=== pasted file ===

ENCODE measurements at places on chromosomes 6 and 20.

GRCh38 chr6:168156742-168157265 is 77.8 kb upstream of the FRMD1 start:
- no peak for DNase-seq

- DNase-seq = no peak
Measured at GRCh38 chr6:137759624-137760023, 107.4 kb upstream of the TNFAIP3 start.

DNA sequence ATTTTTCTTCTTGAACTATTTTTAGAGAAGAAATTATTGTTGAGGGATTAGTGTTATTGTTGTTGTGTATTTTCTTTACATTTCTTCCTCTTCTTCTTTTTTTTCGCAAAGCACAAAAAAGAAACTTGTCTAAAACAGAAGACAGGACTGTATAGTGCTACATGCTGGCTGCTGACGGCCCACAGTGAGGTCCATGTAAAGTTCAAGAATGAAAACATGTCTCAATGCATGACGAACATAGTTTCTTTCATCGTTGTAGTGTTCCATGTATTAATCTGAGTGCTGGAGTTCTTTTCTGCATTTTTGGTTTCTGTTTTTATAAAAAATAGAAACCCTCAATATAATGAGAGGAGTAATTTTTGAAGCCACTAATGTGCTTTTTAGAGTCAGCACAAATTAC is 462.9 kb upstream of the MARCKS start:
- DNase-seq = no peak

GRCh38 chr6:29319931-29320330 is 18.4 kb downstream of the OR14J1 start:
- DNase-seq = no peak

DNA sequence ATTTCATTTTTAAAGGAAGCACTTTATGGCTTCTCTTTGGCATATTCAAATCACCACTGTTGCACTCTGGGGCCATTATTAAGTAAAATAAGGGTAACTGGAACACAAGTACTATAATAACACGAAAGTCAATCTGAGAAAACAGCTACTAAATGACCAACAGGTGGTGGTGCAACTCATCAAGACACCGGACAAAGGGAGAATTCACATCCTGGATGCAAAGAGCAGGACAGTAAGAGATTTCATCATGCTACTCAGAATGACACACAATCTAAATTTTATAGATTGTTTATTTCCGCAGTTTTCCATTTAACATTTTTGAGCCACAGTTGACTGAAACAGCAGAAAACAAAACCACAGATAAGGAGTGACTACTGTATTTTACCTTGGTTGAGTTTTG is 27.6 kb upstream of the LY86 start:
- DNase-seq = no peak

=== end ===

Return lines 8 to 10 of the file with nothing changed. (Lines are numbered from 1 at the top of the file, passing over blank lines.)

GRCh38 chr6:29319931-29320330 is 18.4 kb downstream of the OR14J1 start:
- DNase-seq = no peak

DNA sequence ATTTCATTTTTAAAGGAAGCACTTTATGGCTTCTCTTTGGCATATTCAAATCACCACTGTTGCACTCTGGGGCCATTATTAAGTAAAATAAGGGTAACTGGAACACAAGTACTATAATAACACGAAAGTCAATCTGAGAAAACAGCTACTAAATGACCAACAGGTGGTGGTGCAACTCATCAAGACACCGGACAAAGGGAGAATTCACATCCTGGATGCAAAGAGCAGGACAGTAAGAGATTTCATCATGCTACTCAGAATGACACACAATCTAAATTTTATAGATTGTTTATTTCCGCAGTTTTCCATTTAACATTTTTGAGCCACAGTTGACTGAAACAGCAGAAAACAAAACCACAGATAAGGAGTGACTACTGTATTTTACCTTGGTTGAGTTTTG is 27.6 kb upstream of the LY86 start: